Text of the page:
Neuropsychology • Cognitive Rehabilitation • Psychotherapy • Cognitive Wellness Coaching


12-5-2012: Building the Brain’s 401K:
How the Theory of Cognitive Reserve can Help You Lower Your Risk for Dementia.

No two brains respond to injury or disease in exactly the same way. There are some people who can experience a relatively minor stroke or brain injury and experience a lot of cognitive and functional decline, while others can experience serious injuries or substantial disease growth and function quite well.

Cognitive Reserve is the theory that was developed to describe these dramatic variations, summarizing a wealth of research over the last few decades that has challenged the way we look at the adult brain and it changes throughout our entire lives.

You can think of Cognitive Reserve as your Brain’s 401K or retirement account. Simply put, it seems that through a number of factors, many of which are related to lifestyle, people and build up resistance to memory loss (or dementia). It seems that people with high cognitive reserve actually have more brain power stored in the bank (more brain cells and more connections between brain cells) that can make up for the losses caused by disease or injury.

So when planning financially for retirement, if you have a lot invested in your retirement account, you can survive losses - such as fluctuations in the market or an unexpected expense - much better if your account is bigger than if it were smaller. This principle seems to apply to our brains too, which serves as the basis for the theory of cognitive reserve. People with high levels of Cognitive Reserve have to sustain many more losses before crossing over the threshold to having dementia than people who have lower reserve.

Cognitive Reserve Theory grew out of new discoveries about the brain from the last couple of decades. One of the first discoveries leading to this theory came after scientists noticed that a group of people who had donated their brains for autopsy showed signs of advanced Alzheimer’s disease in their brains even though at the time of their death they had no clinical signs of the disease. In other words, these were people with fully intact memories who had remained quite independent, yet their brains looked exactly the same as the brains of people who had forgotten their families and could no longer care for themselves.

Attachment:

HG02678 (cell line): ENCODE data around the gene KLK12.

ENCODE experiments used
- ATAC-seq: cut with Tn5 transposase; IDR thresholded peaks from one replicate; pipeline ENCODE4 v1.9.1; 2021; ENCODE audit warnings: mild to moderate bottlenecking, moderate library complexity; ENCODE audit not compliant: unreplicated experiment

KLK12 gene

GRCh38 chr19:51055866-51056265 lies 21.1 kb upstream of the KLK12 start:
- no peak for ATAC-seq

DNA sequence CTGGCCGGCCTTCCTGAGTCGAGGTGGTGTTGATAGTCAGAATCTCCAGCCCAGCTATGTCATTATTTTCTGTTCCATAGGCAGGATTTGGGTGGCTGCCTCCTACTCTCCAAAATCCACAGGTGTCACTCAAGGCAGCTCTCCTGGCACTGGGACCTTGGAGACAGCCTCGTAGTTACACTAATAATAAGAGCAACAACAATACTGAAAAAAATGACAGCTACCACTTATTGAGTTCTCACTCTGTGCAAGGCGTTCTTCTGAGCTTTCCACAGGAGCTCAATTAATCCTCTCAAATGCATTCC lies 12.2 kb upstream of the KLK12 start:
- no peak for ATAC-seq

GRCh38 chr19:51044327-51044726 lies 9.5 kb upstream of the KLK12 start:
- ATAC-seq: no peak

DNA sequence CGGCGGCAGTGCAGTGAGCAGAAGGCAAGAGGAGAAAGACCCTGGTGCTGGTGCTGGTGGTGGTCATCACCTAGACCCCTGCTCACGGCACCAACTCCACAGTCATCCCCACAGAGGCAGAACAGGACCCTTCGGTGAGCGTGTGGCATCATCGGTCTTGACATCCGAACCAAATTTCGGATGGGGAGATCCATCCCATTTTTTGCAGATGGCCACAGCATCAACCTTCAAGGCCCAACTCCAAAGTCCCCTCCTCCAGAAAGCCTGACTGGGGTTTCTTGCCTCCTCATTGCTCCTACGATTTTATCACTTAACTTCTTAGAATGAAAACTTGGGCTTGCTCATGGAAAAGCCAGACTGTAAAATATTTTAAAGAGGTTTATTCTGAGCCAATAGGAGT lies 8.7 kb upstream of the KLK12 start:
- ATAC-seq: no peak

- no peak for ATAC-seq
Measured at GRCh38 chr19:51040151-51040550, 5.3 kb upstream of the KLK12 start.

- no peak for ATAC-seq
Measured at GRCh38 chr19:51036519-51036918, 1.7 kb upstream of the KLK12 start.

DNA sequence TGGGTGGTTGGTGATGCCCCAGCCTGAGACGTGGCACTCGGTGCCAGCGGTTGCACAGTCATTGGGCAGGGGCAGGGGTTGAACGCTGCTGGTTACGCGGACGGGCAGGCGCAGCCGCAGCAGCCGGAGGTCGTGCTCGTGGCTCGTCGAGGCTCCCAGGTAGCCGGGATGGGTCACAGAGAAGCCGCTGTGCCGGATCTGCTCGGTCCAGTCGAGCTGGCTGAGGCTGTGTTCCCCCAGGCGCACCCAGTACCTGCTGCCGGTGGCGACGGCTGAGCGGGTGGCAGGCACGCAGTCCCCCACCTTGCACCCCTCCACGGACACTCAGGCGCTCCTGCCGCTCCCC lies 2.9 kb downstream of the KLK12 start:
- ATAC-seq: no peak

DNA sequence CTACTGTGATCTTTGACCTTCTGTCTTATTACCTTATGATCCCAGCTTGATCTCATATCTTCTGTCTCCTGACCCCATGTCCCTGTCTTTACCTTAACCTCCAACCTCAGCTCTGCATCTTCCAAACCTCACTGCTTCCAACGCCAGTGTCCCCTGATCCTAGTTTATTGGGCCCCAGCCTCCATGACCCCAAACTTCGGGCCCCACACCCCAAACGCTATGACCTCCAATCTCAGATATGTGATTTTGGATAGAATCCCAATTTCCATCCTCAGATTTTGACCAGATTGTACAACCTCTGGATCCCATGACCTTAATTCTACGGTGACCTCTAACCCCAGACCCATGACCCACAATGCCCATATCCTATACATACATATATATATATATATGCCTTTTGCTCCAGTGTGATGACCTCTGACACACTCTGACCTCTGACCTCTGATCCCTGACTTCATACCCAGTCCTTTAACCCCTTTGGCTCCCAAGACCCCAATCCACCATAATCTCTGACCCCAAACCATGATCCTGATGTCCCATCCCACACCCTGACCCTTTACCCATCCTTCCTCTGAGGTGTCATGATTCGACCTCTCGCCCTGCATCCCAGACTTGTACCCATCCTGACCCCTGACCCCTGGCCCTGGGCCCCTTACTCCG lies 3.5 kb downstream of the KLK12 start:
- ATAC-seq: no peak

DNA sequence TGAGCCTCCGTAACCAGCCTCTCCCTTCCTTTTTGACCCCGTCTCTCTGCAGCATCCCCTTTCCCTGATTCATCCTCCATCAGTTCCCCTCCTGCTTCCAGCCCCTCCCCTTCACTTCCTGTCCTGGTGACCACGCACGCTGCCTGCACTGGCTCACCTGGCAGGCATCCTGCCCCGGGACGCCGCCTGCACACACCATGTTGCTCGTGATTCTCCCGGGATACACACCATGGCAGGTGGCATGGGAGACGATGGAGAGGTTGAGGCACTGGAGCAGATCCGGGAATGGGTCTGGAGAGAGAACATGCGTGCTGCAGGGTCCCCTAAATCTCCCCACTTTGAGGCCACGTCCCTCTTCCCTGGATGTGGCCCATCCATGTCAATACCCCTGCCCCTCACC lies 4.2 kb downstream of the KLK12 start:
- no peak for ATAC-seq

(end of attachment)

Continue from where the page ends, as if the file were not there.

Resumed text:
The scientists wondered if there might be something different about the way these people had lived their lives that allowed them to resist the effects of the Alzheimer’s disease pathology that had grown in their brains. It turned out that these people had been more active intellectually, socially and physically throughout their adult lives than the people in the other group.

Since these early studies, scientists have come to agree on some key lifestyle patterns that can help people build and maintain their cognitive reserve. At CCCW we specialize in helping people implement these lifestyle patterns for themselves, working to lower their odds of developing dementia or delaying its onset.

Through this blog you will learn may ways to keep your brain sharp as you age, but one of the biggest investments that you can make into your Brain’s 401K may be working with one of our specialists.


12-15-2012 Maximize Contributions and Minimize Deductions

Any good financial advisor would tell you that the two main strategies for building a healthy retirement account are to 1) Maximize Contributions and 2) Minimize Deductions. The same strategy is important for investing in your Brain’s 401K, in other words working to strengthen and grow your own personal cognitive reserve.